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Termination of agency – calculating the compensation

Challenges valuing termination of agency

Termination of Agency

Valuation of Commercial Agencies for Regulation 17

In this blog I explore the challenges when valuing the termination of agency for compensation using a recent reported case to illustrates these difficulties. Compensation is payable by a principal to a commercial agent by Regulation 17 (2) of the Commercial Agents (Council Directive) Regulations 1993 (“the Regulations”).

The Regulations define a commercial agent as a “self employed intermediary who has continuing authority to negotiate the sale or purchase of goods on behalf of their principal or to negotiate and conclude such transactions on behalf of and in the name of that principal”. 

In this blog I use the Software Incubator case, for which I wrote expert reports and provided oral evidence in court, to illustrates some of the difficulties in estimating the profitability of the agency before assessing the compensation due. Read More

Audit forensic accounting finally takes centre stage in audit reforms

Audit failings blamed for collapse

The Conservative Party’s Manifesto set out the party’s aims for audit reform within the following statement: “We are also strengthening the UK’s corporate governance regime, and will reform insolvency rules and the audit regime so that customers and suppliers – and UK taxpayers – are better protected when firms like Thomas Cook go into administration. We will also carefully study the results of the ongoing investigation into its collapse.”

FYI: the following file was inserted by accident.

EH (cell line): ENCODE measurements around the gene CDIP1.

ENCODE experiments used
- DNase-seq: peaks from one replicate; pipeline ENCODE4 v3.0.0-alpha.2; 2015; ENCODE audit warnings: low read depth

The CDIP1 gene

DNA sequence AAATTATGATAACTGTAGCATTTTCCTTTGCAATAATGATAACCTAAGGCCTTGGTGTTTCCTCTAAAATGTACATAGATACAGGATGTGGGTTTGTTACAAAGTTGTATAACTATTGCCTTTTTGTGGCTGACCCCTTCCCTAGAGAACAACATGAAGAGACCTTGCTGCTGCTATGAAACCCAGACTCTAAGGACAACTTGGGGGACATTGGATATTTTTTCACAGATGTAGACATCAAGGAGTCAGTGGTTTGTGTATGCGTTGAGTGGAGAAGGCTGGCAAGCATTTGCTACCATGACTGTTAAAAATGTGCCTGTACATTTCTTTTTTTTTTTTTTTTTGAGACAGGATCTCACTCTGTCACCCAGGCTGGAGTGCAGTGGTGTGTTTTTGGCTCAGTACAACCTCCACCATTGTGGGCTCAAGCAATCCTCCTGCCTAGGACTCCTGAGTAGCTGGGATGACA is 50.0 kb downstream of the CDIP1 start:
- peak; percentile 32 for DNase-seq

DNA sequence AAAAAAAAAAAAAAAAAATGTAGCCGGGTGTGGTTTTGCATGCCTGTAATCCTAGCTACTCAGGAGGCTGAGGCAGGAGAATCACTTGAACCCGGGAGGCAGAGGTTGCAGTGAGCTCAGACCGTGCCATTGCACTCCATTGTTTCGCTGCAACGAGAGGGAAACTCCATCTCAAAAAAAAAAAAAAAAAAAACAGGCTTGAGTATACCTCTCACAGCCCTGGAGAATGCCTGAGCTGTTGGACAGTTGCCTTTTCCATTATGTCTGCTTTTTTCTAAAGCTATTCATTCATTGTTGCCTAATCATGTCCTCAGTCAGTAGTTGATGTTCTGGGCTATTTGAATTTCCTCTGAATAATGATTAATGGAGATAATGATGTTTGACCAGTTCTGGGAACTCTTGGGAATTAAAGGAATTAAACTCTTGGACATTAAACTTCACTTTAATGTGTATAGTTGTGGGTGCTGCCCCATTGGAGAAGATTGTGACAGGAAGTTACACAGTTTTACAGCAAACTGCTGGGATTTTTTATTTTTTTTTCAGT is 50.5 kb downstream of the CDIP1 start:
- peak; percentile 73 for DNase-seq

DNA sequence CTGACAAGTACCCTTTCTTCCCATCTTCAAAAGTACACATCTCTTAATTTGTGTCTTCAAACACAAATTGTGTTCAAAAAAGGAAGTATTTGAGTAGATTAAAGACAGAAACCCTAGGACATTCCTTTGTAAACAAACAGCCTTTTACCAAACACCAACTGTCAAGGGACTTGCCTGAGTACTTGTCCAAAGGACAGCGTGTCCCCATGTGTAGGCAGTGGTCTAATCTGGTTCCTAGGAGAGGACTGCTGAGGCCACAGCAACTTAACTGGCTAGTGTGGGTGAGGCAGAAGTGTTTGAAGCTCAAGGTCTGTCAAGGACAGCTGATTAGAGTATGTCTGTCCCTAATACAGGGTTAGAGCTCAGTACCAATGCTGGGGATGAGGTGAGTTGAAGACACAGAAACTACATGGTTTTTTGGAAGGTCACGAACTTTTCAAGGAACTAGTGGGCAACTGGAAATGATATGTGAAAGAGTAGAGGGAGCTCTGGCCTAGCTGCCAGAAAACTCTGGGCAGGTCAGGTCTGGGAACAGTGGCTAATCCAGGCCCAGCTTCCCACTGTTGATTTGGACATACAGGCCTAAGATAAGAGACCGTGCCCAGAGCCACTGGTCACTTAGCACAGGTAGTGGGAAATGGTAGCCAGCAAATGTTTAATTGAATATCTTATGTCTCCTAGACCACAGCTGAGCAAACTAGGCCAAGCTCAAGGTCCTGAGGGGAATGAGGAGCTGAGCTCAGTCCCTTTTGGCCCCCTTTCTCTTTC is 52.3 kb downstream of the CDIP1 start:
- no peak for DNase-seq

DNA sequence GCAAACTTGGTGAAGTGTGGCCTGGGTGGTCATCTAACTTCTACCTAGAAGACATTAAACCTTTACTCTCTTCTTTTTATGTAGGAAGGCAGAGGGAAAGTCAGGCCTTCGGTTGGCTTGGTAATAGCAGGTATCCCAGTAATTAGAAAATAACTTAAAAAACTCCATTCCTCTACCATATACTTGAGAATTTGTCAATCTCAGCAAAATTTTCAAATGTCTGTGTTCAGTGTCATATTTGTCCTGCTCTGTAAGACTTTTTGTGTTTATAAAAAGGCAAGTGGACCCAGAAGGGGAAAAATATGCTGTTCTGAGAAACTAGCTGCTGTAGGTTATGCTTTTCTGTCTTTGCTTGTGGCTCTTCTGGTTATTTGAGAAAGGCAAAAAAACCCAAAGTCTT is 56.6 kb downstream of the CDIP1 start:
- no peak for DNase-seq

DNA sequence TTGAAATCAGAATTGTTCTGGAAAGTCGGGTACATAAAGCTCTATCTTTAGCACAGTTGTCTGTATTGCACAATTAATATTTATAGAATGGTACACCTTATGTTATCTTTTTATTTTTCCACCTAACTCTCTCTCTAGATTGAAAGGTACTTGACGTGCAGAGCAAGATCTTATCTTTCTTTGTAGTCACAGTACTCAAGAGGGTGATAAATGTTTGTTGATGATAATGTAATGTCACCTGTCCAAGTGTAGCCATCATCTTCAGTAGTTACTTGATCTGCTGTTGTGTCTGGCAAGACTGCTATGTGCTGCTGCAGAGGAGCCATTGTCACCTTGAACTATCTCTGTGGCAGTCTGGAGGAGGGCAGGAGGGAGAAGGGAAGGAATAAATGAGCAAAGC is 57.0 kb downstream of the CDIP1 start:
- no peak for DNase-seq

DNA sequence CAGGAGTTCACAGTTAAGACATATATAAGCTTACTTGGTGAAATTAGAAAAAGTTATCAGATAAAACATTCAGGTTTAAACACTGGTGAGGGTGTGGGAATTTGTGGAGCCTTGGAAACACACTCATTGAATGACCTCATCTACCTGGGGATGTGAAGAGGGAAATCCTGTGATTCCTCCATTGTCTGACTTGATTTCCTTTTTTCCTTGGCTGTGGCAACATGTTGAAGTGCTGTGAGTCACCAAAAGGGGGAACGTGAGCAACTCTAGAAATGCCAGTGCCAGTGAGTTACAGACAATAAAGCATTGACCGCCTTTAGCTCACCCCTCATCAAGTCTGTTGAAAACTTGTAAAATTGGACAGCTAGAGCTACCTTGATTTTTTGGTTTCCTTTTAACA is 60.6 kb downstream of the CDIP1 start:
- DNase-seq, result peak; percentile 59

Sir Donald Brydon’s review dated December 2019

On 18 December Sir Donald published his 138-page report into audit reform.  His terms of reference were set by the Government at the beginning of the year and included the ambitious aim of “seeing the UK at the forefront of corporate governance internationally. This includes maintaining a leadership position internationally in terms of the evolution of the audit”.  

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Is the Lands Tribunal demanding more persuasive evidence?

Compensation is payable following compulsory purchase of land and businesses

Major UK infrastructure projects require compensation for compulsory purchase of land and businesses

CPO Valuation: Compensation for business losses

I recently attended Francis Taylor Building’s annual compulsory purchase legal update seminar.  Richard Glover QC chaired the afternoon seminar and presented the session on CPO valuation and business extinguishment compensation, which was a philosophical but highly thought provoking look at the Lands Tribunal’s latest business loss compensation decision, a case in which I gave evidence.   

Filling in the evidential gaps

Intriguingly he started by describing recent research by Peter Carruthers (http://tiny.cc/no-conscious-thought), a Professor of Philosophy, who concludes that judgments, decisions, intentions and goals are not tied to sensory experiences and never figure in working memory or become conscious. Professor Carruthers points out that we only ever recognise our decision-making from what does become conscious, such as visual imagery and the words we hear ourselves say in our heads.  As such, Carruthers concludes that conscious thought, judgment and volition are all illusions.